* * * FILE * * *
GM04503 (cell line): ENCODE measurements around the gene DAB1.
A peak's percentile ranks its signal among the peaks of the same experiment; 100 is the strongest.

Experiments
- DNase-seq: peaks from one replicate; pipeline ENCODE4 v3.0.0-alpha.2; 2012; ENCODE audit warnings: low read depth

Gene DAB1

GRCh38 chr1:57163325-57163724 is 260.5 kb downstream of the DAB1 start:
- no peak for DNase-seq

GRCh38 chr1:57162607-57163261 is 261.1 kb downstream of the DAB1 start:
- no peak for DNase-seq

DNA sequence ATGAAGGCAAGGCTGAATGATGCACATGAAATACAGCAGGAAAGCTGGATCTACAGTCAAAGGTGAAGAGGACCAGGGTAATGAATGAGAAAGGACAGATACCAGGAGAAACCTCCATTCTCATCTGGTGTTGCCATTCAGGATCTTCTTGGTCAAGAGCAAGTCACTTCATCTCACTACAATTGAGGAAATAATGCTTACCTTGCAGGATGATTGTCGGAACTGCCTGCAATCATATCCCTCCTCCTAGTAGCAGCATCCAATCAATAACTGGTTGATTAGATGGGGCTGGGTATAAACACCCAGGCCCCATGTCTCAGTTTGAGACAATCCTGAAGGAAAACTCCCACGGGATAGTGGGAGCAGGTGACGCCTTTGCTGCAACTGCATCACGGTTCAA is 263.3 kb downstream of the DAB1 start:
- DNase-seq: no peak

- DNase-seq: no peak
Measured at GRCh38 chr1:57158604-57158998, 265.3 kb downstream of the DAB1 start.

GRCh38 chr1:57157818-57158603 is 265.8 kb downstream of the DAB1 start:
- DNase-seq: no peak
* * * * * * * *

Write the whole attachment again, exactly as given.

GM04503 (cell line): ENCODE measurements around the gene DAB1.
A peak's percentile ranks its signal among the peaks of the same experiment; 100 is the strongest.

Experiments
- DNase-seq: peaks from one replicate; pipeline ENCODE4 v3.0.0-alpha.2; 2012; ENCODE audit warnings: low read depth

Gene DAB1

GRCh38 chr1:57163325-57163724 is 260.5 kb downstream of the DAB1 start:
- no peak for DNase-seq

GRCh38 chr1:57162607-57163261 is 261.1 kb downstream of the DAB1 start:
- no peak for DNase-seq

DNA sequence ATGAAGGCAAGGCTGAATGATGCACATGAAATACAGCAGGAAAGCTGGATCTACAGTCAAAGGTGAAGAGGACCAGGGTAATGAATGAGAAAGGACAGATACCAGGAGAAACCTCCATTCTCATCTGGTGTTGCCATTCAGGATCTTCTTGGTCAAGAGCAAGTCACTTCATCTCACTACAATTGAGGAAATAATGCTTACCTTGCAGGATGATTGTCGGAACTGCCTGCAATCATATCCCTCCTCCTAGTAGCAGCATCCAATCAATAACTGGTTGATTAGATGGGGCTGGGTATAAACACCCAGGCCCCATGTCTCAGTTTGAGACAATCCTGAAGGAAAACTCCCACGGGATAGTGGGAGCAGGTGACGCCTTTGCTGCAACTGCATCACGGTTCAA is 263.3 kb downstream of the DAB1 start:
- DNase-seq: no peak

- DNase-seq: no peak
Measured at GRCh38 chr1:57158604-57158998, 265.3 kb downstream of the DAB1 start.

GRCh38 chr1:57157818-57158603 is 265.8 kb downstream of the DAB1 start:
- DNase-seq: no peak